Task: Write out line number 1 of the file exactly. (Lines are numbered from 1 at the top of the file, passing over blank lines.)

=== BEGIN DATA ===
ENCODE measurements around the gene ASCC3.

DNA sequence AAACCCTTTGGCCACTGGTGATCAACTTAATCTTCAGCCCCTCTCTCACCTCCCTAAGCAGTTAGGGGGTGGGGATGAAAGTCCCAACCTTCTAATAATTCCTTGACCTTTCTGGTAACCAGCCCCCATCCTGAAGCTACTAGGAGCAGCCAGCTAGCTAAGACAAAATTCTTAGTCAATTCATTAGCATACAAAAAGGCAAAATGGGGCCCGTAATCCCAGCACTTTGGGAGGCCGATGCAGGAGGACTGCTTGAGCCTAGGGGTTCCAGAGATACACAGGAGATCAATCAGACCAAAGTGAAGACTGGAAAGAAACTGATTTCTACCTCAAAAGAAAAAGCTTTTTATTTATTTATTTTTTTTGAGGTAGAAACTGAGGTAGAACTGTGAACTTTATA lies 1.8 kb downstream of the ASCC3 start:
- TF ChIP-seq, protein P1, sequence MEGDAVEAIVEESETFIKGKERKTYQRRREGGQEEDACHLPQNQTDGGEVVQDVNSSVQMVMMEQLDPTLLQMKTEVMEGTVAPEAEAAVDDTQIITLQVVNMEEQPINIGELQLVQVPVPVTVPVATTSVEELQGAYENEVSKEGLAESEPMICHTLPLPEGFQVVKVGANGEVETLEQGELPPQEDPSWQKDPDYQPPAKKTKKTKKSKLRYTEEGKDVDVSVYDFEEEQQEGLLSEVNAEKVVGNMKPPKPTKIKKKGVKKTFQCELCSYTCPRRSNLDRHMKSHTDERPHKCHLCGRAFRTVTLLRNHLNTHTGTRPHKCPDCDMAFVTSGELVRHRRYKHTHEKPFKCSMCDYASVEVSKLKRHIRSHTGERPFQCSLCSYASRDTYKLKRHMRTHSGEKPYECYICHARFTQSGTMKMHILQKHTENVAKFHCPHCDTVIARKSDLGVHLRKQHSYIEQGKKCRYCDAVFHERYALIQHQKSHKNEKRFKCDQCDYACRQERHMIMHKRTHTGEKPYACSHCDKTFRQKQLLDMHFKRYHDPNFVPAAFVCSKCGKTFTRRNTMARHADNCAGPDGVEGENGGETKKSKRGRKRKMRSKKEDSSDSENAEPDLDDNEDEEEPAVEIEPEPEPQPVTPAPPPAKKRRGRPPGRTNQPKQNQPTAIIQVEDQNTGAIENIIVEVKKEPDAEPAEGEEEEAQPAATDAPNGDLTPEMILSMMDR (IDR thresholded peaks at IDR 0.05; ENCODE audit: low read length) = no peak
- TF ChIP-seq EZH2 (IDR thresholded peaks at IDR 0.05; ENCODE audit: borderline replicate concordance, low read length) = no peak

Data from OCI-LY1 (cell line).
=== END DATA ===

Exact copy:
ENCODE measurements around the gene ASCC3.